If you are looking for a beautiful town that is bursting with Greek history, culture and traditions, Veria is your place!
This unique city is built on the foothills of Mount Vermion and crossed by the River Tripotamo. From the 11th to the 14th century it was the third most important city of the Byzantine Empire, after Constantinople and Thessaloniki. The impressively large number of Byzantine and post-Byzantine churches have given the city the nickname “Little Jerusalem”. Today, 48 Byzantine and post-Byzantine churches are preserved in the city centre.
There is evidence that Veria has been occupied by humans as early as 1000 BC.
The city, 60km west and south of Thessaloniki, sits on a ridge on the foothills of the Vermio Mountains. It overlooks, to the east, the Macedonian Plain, which was the heart of the Macedonian Empire, which also would have given the ancient city ample warning if invaders were coming out of the 180-degree panorama from the east. Veria’s main square and park, Elia Park, “the balcony of Veria,” is built on the edge of the ridge, with the flatness of the plain stretching out for a long distance towards the east.
In the midst of the 19th century, the town of Veria had 16 small neighbourhoods. Throughout the period of the Ottoman rule, the shops were concentrated in the Byzantine market, the bazaar. The most famous neighbourhoods which have survived are the Jewish and Christian Quarters.
Traditional Quarter of Kyriotissa
Kyriotissa is a stunning quarter with a maze of narrow alleys, tall buildings, mansions, and gardens. Kyriotissa follows the Barbouta architectural style. The buildings have floors with heavy overhangs, successive windows and skylights, cob walls and heavy doors. Today, numerous houses have been restored and converted into venues.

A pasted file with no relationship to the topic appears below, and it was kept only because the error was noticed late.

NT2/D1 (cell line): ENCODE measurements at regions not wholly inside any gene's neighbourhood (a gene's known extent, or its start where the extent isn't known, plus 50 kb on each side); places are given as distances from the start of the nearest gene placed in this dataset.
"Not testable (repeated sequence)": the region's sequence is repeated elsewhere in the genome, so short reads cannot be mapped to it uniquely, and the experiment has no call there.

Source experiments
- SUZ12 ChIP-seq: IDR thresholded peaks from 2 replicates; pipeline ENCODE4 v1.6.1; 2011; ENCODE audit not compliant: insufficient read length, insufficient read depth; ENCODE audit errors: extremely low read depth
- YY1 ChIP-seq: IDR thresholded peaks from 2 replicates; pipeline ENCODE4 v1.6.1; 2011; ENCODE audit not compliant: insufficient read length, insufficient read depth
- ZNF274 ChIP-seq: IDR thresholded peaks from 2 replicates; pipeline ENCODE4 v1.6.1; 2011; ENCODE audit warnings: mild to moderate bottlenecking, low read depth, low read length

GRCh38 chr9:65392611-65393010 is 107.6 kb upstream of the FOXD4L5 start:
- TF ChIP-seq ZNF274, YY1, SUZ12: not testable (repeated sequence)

Behind the tall fences and adjacent alleys emerge small stone Christian and Byzantine churches.
Traditional Quarter of Panagia Dexia
This well-preserved neighbourhood is developed alongside the Tripotamos River by the modern part, Veria City. Make sure to pay a visit to the church of Panagia Dexia, built in the 19th century, in place of a former church of the 14th century. Take a look at the easternmost surviving sector of the former church where you can gaze upon the sanctuary’s niche and wall paintings.
Traditional Jewish Quarter of Barbouta
Make a stop by the Jewish Quarter next to the Tripotamos River with its cobblestone streets and imposing mansions. The quarter is located next to Barbouta area, whose name comes from an old fountain. The Jewish Synagogue, with its rich interior decoration, was built in 1850; it’s the oldest in northern Greece and one of the oldest in Europe. Today the synagogue is used as a worship place for Jews who travel to Veria, as well as a monument of their spiritual, artistic and architectural tradition.
Paul the Apostle
Paul the Apostle preached the Gospel, faith, salvation, and love to a large number of Jews and Verians that believed in the Gods of Olympus or had adopted outlandish worships. His preach had a great resonance and since his first visit in the Macedonian town, he had proselytized many Verians to the new religion. Paul visited Veria twice; in 56 AD and at the beginning of 57 AD during his journey from Asia Minor to Greece. According to historical resources, Paul the Apostle had visited Veria at least twice between 50 AD and 57 AD in order to teach the life of Jesus to the people of the region. The Apostle of the Nations was warmly welcomed since his first visit and his preaching had a great impact on the Verians and the Jews. Paul’s the Apostle passage through Veria and the impact of his preaching, reveal the significance of the town at the first steps of Christianity and the important role that the town played for the spreading and establishment the Christian faith in Greece.